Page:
×
You will be redirected back to your article in seconds

DC Film’s Jon Berg, Geoff Johns on Success of ‘Wonder Woman’ and Sequel Plans (EXCLUSIVE)

Jon Berg and Geoff Johns are riding high. The two men, whose job is to oversee the DC film universe for Warner Bros., are basking in the glow of the critical and commercial success of “Wonder Woman.” Berg is a veteran producer whose credits include “Elf” and “Out of Time,” while Johns is deeply enmeshed in DC lore, having written for the likes of “Green Lantern” and “Aquaman” in addition to guiding the company’s television efforts.

They spoke with Variety about what’s next for “Wonder Woman,” their reaction to the poor reviews for “Batman v Superman: Dawn of Justice” and “Suicide Squad,” and why there will be more female superheroes and villains in upcoming DC films.

Why did audiences embrace “Wonder Woman”?
Berg: It’s a fun movie. It’s positive and optimistic. The early films may have been too dark in parts.

Johns: Most of the DC Universe is known as being a hopeful and optimistic place. It’s known for characters that are inspirational and aspirational. Anyone who knows and loves the DC Universe knows that a lot of that has to do with its hope and optimism.

“Suicide Squad” and “Batman v. Superman” made money, but critics hated them. Did you learn anything from the poor response to the films?
Berg: There are lessons from every movie. You would be silly not to analyze how a movie was received — what went right and what went wrong on the making of a movie.

On “Suicide Squad,” the movie did incredibly well commercially. It didn’t work narratively. You had some great casting and some great characterizations, but where the story fell down was on narrative, on plot. We could do better. “Batman v. Superman” was tonally dark. People didn’t respond to that.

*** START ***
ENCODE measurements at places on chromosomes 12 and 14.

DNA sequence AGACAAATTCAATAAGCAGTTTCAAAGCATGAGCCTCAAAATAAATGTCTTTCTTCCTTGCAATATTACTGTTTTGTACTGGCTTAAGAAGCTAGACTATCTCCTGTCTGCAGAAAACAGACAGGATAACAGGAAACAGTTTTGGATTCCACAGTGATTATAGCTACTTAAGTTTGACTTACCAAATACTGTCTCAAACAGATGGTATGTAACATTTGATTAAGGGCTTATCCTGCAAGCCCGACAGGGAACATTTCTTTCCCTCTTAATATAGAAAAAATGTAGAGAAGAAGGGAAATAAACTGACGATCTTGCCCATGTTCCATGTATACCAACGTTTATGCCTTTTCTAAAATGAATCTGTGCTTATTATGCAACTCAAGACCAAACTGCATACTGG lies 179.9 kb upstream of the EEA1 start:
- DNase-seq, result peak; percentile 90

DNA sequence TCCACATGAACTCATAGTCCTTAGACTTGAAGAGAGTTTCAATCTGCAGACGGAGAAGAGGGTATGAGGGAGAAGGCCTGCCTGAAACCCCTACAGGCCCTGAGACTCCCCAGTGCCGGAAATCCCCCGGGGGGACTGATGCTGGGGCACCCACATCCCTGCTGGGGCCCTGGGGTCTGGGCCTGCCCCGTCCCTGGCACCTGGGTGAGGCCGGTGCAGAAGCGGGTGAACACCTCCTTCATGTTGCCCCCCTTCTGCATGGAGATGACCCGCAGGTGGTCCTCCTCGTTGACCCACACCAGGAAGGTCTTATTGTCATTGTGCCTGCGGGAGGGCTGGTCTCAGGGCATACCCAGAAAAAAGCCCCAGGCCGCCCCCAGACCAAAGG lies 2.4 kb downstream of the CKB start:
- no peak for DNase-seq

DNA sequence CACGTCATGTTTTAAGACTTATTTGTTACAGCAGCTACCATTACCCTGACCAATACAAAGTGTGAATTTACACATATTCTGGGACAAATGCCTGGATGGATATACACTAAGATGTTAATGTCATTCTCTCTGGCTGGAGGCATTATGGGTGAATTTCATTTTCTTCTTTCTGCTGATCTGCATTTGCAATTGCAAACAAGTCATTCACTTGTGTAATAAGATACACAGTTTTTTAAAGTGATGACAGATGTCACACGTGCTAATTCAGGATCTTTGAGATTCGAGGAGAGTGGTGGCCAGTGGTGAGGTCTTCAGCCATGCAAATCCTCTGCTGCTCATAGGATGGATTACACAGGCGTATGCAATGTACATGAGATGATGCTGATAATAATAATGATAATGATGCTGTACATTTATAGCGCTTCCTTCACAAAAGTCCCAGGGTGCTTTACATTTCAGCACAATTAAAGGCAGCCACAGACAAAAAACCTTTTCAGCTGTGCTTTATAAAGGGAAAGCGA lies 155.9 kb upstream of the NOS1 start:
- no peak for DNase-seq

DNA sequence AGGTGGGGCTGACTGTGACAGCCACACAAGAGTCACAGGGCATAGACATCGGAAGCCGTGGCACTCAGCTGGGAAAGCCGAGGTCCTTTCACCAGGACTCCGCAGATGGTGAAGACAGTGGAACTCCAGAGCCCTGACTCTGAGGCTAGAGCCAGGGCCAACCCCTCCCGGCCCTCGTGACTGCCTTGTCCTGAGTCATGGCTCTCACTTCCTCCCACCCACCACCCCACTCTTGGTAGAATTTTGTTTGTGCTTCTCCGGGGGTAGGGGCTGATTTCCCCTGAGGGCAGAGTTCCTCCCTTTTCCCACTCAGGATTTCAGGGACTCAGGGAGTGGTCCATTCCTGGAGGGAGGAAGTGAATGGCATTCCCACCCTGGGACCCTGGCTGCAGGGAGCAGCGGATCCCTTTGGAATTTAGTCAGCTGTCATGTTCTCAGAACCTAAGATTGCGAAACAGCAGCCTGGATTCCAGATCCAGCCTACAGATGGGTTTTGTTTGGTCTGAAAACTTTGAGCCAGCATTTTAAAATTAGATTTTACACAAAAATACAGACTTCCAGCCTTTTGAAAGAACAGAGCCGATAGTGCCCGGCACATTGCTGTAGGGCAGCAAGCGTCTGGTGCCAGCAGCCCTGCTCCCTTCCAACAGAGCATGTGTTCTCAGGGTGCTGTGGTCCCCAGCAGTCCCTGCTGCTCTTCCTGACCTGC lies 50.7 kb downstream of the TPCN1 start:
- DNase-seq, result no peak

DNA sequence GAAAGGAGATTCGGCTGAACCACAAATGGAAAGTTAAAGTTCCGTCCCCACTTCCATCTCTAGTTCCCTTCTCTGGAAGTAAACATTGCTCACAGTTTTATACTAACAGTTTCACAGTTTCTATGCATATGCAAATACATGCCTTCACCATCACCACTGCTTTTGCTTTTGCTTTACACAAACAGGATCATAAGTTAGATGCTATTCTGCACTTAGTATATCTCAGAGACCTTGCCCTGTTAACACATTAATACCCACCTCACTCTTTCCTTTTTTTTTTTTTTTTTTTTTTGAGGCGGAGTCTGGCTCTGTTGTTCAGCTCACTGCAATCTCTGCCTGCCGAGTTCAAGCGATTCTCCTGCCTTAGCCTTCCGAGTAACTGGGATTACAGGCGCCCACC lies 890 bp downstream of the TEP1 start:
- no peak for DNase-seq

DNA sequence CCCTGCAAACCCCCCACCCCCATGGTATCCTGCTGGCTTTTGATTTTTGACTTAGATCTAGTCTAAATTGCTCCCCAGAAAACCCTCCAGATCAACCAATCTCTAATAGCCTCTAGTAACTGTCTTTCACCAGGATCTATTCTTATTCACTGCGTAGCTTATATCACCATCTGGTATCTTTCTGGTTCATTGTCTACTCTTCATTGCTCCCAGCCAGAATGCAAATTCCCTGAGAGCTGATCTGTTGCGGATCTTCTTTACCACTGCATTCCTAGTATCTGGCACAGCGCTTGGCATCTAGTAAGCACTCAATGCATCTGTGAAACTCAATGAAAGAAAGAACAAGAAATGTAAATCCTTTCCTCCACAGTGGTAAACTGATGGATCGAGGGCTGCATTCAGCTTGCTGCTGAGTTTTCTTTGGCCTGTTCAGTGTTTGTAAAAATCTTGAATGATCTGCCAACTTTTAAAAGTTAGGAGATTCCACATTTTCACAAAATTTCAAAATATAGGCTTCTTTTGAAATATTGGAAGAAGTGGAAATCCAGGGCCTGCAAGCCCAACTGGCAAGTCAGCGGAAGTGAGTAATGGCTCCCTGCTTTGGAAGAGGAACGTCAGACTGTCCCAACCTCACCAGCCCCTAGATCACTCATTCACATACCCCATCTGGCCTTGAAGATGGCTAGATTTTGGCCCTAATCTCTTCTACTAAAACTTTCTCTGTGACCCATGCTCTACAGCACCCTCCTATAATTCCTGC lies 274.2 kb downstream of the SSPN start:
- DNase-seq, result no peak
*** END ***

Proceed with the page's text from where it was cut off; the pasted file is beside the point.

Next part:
Johns: “Wonder Woman” celebrated exactly who the character is, but looking at it, it’s not like we should change everything to be about hope and optimism. There’s nothing to change. That’s what these characters are.

Given the success of “Wonder Woman,” do you expect to make more female-driven comic-book films?
Johns: We’ve got a lot of plans for our female characters just because they’re great characters. There are many wonderful elements to the DC Universe, and one of them is that we have the best female characters, heroes and villains, in the world. No one is going to beat Wonder Woman and Batgirl and Harley Quinn.

Will Patty Jenkins be back to direct the sequel to “Wonder Woman”?
Johns: Patty and I are writing the treatment right now. The goal is to make another great “Wonder Woman” film. I had a blast making it with Patty the first time. We’ve got a cool idea for the second one.

Will Wonder Woman’s role be enhanced in “Justice League”?
Berg: Her role won’t change, but she was already playing a big role. People really responded to Gal [Gadot] in “Batman v. Superman.” We knew we had something special.

Joss Whedon is overseeing reshoots on “Justice League” and will write and direct “Batgirl.” How important will he be to the DC cinematic universe going forward?

Berg: He’s a big part already. We love him. He’s a great partner, collaborator; we want him to be ensconced. We bring people by, have general meetings and talk about comics and their favorite superhero movies. With Joss, he saw the master board, and he saw a “Batgirl” title and he said, “You guys seriously want to do ‘Batgirl’?” And we said, “Absolutely.” He said, “That’s my jam.”